In the spring of 1639 Rowley was settled as a plantation by twenty familes who accompanied the Reverend Ezekiel Rogers from England on the ship John of London. The town was incorporated on September 4, 1639, and originally included portions of Byfield, Groveland, Georgetown, and Haverhill. Rogers had served as pastor in Rowley, East Riding of Yorkshirefor twenty years before his suspension due to non-conformist Puritan beliefs. In 1642, the first keystone arch bridge and a dam in the colony were built on the Mill River.

Pearson-Dummer house, Rowley - A lot of history and even more character are everywhere in  1714 Pearson-Dummer home in Rowley. Continue reading: Gov. Dummer lived here in Rowley, by Barbara Forster for the Ipswich Chronicle MACRIS Pearson, Capt. John House, Glen St, Rowley Year Constructed: 1714 Architectural Style(s): Colonial; Federal The Capt. John Pearson House was built in 1714 … Continue reading Pearson-Dummer house, Rowley
The ancient houses of Rowley, Massachusetts - This page displays the First Period, Georgian, and early Federal houses of Rowley, MA, settled in 1639 as a plantation by Reverend Ezekiel Rogers, who had arrived from England on the ship John of London with approximately twenty families.The town was named after Rowley, East Riding of Yorkshire, where Rogers had served as pastor. At the time it … Continue reading The ancient houses of Rowley, Massachusetts
Roads to Paradise - Paradise Road Thomas Franklin Waters wrote: “The early farm of Mr. Charles Day was on the ancient way, now called not inaptly Paradise Road, for it is a very beautiful road, winding through long stretches of woodland, where ferns and brakes grow luxuriantly, and every kind of wild flower finds congenial haunt in open glades or shaded nooks.” 
Ipswich Village Philander map 1832 Ipswich Village on the Old Rowley Road - The following narrative includes excerpts from Ipswich Village and the Old Rowley Road. by Thomas Franklin Waters in 1915. “At the very beginning of the Town, High Street was the road to Newbury or ‘the pathway leading toward the River of Merrimac.’ No section of our Town has more substantial and picturesque interest than this quiet … Continue reading Ipswich Village on the Old Rowley Road
A ramble in Ipswich, 1686 - Thomas Franklin Waters wrote that in 1686, Mr. and Mrs. Stewart who lived in the ancient Caleb Lord house on High Street (no longer standing), “were favored with a visit from  the book-seller John Dunton, who came to Ipswich in the course of his saddle-bag peregrinations.”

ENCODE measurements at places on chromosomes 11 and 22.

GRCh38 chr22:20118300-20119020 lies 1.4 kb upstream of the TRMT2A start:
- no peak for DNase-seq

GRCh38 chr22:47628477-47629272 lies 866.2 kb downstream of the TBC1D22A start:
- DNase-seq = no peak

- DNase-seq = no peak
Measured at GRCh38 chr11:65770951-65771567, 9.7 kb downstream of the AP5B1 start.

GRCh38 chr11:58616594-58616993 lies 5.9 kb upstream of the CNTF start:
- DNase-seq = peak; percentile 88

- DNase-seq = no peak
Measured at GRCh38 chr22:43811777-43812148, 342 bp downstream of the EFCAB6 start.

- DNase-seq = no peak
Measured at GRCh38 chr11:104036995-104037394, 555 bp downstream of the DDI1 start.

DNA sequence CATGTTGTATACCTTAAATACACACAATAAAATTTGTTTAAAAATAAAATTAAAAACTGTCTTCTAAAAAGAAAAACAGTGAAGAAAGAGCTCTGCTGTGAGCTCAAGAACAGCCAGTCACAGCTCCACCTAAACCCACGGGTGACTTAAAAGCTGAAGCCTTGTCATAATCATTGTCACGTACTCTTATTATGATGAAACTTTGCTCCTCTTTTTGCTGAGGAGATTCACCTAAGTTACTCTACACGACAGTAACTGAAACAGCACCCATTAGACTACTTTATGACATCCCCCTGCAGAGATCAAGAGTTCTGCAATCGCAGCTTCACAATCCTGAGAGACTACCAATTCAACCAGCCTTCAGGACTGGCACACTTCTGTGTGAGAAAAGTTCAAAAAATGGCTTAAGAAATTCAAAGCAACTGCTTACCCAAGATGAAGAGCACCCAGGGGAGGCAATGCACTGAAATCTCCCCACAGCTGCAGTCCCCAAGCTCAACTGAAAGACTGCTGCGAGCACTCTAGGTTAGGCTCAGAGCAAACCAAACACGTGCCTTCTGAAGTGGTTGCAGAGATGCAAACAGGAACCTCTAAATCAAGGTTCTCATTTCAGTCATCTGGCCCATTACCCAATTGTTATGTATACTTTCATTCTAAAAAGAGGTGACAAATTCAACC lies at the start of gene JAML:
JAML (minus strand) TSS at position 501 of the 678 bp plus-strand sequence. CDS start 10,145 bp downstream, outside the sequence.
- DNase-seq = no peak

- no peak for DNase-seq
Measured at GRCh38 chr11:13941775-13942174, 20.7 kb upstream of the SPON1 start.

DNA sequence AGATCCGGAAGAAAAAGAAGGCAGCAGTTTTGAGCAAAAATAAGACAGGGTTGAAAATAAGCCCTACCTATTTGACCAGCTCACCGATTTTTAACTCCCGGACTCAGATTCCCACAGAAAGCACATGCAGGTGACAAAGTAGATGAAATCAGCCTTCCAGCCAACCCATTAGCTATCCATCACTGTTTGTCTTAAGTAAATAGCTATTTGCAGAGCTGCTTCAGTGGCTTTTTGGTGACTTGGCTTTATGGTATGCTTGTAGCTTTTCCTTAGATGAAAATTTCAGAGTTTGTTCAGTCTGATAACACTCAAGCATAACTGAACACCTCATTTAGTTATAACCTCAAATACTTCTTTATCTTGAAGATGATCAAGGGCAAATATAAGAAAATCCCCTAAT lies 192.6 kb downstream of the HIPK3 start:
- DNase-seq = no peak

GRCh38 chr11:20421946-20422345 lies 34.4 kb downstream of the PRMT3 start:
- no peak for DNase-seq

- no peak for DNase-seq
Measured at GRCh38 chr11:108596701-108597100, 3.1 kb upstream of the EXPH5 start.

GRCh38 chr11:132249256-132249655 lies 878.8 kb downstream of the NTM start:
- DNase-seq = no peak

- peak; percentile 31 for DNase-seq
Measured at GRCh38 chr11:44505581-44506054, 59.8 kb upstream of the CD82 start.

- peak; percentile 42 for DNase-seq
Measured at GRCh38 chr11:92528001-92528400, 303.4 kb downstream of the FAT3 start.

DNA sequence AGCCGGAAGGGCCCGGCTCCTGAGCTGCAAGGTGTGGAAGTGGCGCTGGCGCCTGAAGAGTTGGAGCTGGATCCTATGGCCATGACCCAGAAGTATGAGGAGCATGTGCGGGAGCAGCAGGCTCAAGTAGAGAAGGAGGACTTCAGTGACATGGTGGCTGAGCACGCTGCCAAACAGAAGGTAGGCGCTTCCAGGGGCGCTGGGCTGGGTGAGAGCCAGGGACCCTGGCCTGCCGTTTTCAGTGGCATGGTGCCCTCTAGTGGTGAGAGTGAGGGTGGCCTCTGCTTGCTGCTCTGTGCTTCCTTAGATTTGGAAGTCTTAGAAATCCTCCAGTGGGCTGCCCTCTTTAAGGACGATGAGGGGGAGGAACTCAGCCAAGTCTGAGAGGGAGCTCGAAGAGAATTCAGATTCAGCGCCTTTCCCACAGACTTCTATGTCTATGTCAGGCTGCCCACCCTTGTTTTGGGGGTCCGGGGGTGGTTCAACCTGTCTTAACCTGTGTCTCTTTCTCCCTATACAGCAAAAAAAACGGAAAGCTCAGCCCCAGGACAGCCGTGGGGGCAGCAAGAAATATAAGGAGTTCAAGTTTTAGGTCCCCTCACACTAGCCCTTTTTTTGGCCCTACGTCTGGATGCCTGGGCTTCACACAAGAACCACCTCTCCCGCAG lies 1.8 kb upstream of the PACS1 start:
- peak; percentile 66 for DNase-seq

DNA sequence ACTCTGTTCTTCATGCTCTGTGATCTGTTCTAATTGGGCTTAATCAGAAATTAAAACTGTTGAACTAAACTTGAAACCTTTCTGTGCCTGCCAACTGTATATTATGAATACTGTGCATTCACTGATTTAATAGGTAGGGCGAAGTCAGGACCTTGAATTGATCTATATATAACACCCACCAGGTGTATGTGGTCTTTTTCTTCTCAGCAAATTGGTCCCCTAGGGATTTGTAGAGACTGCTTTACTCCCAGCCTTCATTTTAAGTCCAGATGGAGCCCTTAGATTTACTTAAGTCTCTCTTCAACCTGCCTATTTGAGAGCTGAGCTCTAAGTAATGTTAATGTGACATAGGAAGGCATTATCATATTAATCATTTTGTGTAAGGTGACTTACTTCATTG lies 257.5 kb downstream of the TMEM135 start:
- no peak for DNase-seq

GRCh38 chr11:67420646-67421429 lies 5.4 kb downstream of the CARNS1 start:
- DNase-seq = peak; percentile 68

Clam Battle! (Life Magazine, July 16, 1945) - An article from the July 16, 1945 Life magazine: Last Summer, as their forefathers had for 300 years before them, the people of Ipswich and Rowley were making a comfortable living out of the rich juicy clams from the briny marsh along the Parker River. Last winter they suddenly discovered a proclamation posted on their land. … Continue reading Clam Battle! (Life Magazine, July 16, 1945)
The Agawam Diner - The Agawam Diner on Rt. 1 in Rowley was built by the Fodero Dining Car Company in 1954. An earlier Agawam Diner was opened by the Galanis Family at Depot Square in Ipswich in 1940, and was replaced by a larger diner, and then by the current one in 1954. The diner was moved from … Continue reading The Agawam Diner
Grave Discoveries - Today I was asked for help finding the original location of two old tombstones which were found at Barton Stone in Ipswich. An earlier operator of the business thought these were worth keeping and put them away. Bill Boyington created the wonderful site FindaGrave with photos and inscriptions from tombstones, many of which are in Essex County. Using his site, it didn’t … Continue reading Grave Discoveries
Adrift on a Haystack legend Rowley Adrift on a Haystack, 1876 - A remarkable northeasterly storm on the 4th of December, 1786 caused most of the salt hay along the North Shore to be set afloat and lost in the tide. Samuel Pulsifer and Samuel Elwell, both of Rowley were digging clams on the flats in Plum Island Sound and got caught in the storm. The Rev. Ebenezer Bradford … Continue reading Adrift on a Haystack, 1876
The Glen Mill Stone Arch Bridge - The town of Rowley was “set off” from Ipswich in 1639, just 5 years after the founding of Ipswich. In 1642, a bridge and a dam were built on the Mill River in Rowley. A fulling mill was built the following year by Thomas Nelson, who had been granted ten acres of land “for encouragement … Continue reading The Glen Mill Stone Arch Bridge